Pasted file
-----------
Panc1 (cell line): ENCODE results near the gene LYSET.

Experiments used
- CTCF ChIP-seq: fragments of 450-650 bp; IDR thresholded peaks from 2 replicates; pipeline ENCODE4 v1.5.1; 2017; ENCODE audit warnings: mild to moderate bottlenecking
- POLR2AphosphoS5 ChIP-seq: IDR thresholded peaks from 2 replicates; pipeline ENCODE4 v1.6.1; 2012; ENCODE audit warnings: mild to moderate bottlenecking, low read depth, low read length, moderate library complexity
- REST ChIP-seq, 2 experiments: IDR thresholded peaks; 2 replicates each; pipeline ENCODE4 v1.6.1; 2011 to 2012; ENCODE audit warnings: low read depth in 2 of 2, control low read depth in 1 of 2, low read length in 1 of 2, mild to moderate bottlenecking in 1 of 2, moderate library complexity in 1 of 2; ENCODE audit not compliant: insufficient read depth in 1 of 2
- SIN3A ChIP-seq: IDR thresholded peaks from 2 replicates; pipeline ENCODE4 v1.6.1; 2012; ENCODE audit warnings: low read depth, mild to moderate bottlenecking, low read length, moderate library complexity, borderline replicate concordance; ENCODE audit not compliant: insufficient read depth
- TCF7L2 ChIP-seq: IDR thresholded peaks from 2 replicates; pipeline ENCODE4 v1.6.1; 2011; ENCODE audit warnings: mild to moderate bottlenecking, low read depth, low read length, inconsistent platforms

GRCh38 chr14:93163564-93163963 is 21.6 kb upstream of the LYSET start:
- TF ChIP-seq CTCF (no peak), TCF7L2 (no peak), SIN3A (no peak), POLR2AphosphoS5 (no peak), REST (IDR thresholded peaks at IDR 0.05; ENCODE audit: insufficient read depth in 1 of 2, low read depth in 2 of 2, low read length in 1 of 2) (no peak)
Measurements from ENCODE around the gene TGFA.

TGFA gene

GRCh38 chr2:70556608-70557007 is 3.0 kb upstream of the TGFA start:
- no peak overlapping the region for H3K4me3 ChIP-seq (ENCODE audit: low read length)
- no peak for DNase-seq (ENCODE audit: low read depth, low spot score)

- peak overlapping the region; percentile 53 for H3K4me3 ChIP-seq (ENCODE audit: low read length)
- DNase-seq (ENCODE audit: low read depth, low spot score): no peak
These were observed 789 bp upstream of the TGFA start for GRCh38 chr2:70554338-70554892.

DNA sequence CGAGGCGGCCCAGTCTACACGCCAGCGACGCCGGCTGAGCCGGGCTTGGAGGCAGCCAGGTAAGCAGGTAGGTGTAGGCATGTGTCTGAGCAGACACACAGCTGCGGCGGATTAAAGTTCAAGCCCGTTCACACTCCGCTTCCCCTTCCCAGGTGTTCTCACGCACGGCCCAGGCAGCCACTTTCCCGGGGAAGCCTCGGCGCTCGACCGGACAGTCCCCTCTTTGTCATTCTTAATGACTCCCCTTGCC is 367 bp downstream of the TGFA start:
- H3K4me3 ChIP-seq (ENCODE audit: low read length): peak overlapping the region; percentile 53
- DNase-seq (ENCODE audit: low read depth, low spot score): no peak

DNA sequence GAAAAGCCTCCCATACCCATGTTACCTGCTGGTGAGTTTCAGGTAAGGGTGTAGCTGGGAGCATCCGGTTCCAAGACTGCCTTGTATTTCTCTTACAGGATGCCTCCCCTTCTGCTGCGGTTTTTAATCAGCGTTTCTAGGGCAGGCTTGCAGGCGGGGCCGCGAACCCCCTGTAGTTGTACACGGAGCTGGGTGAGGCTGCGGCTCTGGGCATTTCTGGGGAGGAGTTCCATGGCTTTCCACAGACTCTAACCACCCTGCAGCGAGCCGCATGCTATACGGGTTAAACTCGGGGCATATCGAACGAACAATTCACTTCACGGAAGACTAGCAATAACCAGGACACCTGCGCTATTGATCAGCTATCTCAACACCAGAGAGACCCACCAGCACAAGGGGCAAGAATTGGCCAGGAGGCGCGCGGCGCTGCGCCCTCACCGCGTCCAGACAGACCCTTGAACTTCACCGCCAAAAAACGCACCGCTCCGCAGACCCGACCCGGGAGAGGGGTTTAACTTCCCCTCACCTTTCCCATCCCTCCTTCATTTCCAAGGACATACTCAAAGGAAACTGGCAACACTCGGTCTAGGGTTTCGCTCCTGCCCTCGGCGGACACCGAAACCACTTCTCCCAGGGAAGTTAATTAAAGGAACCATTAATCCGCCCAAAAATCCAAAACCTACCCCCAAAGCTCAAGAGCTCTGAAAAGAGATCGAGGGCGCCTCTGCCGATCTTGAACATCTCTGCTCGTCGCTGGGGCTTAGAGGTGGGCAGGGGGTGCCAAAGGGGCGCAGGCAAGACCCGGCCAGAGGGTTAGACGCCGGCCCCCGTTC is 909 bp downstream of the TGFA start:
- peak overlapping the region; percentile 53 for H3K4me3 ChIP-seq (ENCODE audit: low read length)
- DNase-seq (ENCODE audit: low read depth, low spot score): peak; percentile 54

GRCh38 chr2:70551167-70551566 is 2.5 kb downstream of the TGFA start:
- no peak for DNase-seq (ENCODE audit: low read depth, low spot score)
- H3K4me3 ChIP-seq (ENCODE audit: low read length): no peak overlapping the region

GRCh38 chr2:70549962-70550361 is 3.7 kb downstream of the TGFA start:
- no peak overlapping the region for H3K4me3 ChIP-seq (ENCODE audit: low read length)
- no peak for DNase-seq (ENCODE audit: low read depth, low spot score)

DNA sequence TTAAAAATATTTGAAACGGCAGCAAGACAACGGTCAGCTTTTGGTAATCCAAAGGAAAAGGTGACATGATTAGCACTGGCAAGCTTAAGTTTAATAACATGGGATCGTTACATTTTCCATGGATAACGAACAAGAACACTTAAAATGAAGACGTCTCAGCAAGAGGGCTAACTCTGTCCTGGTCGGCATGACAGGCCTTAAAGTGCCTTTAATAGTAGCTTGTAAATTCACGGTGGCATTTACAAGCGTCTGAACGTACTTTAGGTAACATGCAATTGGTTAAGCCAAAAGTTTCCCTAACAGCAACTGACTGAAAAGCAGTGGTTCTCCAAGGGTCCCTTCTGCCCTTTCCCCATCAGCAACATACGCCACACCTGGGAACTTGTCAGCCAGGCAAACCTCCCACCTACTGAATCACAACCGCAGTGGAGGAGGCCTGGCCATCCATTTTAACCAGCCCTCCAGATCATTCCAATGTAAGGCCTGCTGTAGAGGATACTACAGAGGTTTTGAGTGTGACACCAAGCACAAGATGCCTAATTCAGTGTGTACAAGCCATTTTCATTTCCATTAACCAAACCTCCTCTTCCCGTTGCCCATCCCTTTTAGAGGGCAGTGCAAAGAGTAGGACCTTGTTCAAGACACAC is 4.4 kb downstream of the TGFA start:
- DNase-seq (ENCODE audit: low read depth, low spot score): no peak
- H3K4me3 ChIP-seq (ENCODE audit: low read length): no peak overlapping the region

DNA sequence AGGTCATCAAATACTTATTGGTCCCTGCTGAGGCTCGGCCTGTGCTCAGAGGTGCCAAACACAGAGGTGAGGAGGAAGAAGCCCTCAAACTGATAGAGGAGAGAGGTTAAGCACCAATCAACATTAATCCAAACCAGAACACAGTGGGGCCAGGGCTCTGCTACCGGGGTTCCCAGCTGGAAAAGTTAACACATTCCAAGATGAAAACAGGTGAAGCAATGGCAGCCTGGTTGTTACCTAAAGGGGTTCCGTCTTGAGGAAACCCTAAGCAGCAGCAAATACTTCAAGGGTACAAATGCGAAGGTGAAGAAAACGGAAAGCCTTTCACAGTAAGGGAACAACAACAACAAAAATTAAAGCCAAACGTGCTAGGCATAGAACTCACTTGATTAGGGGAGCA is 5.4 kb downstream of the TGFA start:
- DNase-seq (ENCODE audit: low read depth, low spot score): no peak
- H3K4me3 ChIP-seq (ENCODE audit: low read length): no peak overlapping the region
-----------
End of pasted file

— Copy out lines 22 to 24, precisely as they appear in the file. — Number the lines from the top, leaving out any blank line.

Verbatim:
- peak overlapping the region; percentile 53 for H3K4me3 ChIP-seq (ENCODE audit: low read length)
- DNase-seq (ENCODE audit: low read depth, low spot score): peak; percentile 54

GRCh38 chr2:70551167-70551566 is 2.5 kb downstream of the TGFA start: